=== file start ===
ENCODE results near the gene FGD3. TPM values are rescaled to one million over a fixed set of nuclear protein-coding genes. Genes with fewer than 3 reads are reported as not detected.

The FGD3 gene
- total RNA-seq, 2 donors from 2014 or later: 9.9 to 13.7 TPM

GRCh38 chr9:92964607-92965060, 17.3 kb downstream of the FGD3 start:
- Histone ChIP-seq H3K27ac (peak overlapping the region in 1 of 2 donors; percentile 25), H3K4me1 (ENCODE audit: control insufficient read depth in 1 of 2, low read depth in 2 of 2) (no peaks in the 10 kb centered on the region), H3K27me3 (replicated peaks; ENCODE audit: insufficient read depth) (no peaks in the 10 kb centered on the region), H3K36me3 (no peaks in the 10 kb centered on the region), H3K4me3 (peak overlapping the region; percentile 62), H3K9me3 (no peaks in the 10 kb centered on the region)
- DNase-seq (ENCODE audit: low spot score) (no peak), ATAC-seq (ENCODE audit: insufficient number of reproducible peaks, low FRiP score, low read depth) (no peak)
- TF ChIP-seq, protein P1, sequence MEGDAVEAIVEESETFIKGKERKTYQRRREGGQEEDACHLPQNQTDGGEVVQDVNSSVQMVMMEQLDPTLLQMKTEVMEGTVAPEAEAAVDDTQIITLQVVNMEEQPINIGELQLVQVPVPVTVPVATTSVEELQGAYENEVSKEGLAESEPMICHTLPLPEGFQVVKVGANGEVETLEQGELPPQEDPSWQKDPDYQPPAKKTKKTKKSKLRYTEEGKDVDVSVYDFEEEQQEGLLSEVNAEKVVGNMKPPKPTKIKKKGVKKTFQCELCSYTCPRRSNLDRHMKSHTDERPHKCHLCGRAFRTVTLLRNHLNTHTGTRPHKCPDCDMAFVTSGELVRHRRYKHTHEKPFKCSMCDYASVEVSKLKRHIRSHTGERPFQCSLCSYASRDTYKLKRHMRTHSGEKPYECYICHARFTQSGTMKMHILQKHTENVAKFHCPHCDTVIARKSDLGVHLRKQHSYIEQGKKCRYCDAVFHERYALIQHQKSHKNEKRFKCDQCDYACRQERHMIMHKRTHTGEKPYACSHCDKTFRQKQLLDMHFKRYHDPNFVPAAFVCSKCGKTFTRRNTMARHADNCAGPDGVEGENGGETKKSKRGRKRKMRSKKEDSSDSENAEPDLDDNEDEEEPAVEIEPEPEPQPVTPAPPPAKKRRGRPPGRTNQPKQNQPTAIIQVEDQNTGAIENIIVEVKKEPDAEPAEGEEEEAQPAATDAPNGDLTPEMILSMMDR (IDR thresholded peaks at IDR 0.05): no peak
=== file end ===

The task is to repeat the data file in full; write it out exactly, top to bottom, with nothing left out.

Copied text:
ENCODE results near the gene FGD3. TPM values are rescaled to one million over a fixed set of nuclear protein-coding genes. Genes with fewer than 3 reads are reported as not detected.

The FGD3 gene
- total RNA-seq, 2 donors from 2014 or later: 9.9 to 13.7 TPM

GRCh38 chr9:92964607-92965060, 17.3 kb downstream of the FGD3 start:
- Histone ChIP-seq H3K27ac (peak overlapping the region in 1 of 2 donors; percentile 25), H3K4me1 (ENCODE audit: control insufficient read depth in 1 of 2, low read depth in 2 of 2) (no peaks in the 10 kb centered on the region), H3K27me3 (replicated peaks; ENCODE audit: insufficient read depth) (no peaks in the 10 kb centered on the region), H3K36me3 (no peaks in the 10 kb centered on the region), H3K4me3 (peak overlapping the region; percentile 62), H3K9me3 (no peaks in the 10 kb centered on the region)
- DNase-seq (ENCODE audit: low spot score) (no peak), ATAC-seq (ENCODE audit: insufficient number of reproducible peaks, low FRiP score, low read depth) (no peak)
- TF ChIP-seq, protein P1, sequence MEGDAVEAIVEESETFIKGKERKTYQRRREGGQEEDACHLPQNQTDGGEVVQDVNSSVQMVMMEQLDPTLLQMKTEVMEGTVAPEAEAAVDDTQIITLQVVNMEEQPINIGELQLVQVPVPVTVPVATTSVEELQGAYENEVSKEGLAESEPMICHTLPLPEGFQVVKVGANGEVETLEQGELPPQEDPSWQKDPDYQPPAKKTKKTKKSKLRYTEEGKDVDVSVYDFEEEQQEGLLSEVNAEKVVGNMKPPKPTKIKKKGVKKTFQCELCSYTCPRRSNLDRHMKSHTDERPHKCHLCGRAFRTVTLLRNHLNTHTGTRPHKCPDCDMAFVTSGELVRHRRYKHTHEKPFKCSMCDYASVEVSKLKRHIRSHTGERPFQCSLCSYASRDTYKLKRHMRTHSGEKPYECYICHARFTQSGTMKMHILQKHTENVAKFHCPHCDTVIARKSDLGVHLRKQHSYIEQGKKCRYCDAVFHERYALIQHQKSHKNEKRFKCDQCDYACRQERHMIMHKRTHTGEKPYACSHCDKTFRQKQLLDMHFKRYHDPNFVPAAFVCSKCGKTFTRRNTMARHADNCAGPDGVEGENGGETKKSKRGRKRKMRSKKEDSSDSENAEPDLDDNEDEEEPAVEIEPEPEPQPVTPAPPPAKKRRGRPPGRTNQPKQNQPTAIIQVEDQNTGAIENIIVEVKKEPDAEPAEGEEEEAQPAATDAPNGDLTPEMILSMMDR (IDR thresholded peaks at IDR 0.05): no peak